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A Convenient Fiction

Wednesday, October 23, 2019

A Convenient Fiction (2019) Mimi Matthews

Set in England in 1860

Laura Hayes father died three years earlier of the same fever that crippled her brother and left her weakened but also in charge of her family–but with few resources to do so, since their properties were left to be managed by a lawyer–one who has been pushing Laura to sell the lands and properties.

Alex Archer fled England for the continent years ago, and spent his time learning how to become a card sharp and a scoundrel. Now he is using those skills to try and find a landed bride, an the stability he lacked growing up in an orphanage.

I very much enjoyed the first two books in this series. Helena and Justin were complex and complicated, and we got to know both Tom and Jenny in the first book and wanted things to work out for them. In this book, Laura and Alex are new, and Alex in particular is a cypher. We’re told his a chameleon, but I had a hard time really feeling for him, mostly because he’s quest didn’t make a whole lot of sense to me. He’s a fortune hunter in search of land and property, but he already has to money to purchase those things.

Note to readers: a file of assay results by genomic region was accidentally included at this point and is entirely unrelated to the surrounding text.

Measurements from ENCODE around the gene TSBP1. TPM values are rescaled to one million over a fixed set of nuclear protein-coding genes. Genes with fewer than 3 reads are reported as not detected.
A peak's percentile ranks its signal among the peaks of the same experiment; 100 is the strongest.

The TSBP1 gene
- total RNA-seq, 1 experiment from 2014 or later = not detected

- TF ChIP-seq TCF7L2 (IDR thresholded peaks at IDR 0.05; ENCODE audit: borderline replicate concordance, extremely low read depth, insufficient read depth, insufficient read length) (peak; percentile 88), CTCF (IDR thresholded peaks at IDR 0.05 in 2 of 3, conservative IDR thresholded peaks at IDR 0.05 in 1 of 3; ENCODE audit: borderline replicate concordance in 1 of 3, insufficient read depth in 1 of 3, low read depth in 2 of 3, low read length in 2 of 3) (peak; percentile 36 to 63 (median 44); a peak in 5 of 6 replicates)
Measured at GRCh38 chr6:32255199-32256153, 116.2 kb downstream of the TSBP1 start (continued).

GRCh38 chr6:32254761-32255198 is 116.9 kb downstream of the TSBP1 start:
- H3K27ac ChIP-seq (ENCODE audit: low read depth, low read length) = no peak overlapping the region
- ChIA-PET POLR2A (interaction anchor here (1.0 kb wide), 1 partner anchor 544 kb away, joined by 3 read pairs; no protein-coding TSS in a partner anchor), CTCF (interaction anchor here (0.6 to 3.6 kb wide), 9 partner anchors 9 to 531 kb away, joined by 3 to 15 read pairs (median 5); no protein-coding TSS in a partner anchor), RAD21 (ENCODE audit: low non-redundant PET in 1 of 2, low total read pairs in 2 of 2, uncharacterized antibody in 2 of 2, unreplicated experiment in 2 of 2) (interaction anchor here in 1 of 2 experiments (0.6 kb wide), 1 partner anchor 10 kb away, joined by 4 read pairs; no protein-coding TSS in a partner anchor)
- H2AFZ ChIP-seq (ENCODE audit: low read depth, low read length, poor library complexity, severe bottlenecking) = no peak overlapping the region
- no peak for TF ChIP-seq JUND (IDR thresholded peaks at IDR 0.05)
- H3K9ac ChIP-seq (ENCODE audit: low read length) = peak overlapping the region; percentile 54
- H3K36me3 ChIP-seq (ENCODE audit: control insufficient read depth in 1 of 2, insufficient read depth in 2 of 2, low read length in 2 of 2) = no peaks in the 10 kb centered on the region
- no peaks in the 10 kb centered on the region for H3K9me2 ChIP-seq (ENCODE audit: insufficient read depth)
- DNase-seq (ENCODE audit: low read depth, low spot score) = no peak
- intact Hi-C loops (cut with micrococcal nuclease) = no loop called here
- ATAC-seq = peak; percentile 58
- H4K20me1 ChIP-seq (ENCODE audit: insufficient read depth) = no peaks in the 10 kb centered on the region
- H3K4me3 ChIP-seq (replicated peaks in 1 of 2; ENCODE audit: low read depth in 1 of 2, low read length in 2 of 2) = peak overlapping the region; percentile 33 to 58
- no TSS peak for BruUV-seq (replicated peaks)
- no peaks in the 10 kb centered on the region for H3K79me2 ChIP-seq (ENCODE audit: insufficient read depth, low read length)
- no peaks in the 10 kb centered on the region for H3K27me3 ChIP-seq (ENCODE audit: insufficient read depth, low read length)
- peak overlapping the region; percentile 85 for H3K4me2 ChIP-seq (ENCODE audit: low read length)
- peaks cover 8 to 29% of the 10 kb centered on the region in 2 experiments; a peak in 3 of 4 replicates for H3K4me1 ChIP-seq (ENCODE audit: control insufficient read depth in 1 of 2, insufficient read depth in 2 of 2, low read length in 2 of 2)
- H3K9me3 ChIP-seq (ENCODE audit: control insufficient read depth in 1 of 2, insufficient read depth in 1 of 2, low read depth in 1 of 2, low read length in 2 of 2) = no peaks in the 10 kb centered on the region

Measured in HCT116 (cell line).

“Land is the only thing that gives a man a sense of connection. Of meaning. Unless he has it, he never truly belongs anywhere.”

“Is that what you’re searching for? A sense of belonging?”

A lump formed in his throat. She made it sound so simple. As if he might have found it anywhere. “I suppose I am.”

Something in her expression softened. “You don’t want land, Alex. What you’re looking for is a family.”

Great. That’s precisely what he wants! Except he doesn’t really see it.

Also, he doesn’t really make it clear to Laura that he doesn’t need a fortune, that he has enough. We’re supposed to believe he’s a fortune hunter, but in the second part of the book he seems to have plenty of money. Sure, he doesn’t have the antecedents for society, but that’s not really what he wants.

Laura as a little more clear to me. She was struggling to keep her family together and would do anything for her brother and aunt. A little more complicated was her friend Hen, who for most of the book didn’t act at all like a friend. Except at the very end.

I had the feeling that the author didn’t quite know what to do with Alex–how to redeem him from his past. Hen ended up being a far worse person than Alex. Possibly it’s because she hadn’t spent any time with either character to develop them the way Justin and Tom and Helena and Jenny were.

I’m hoping the fourth book is stronger. Especially since the hero is the most damaged of the four men.

Publisher: Perfectly Proper Press
Rating: 6/10

Categories: British, Historical, Romance     Comments (0)    



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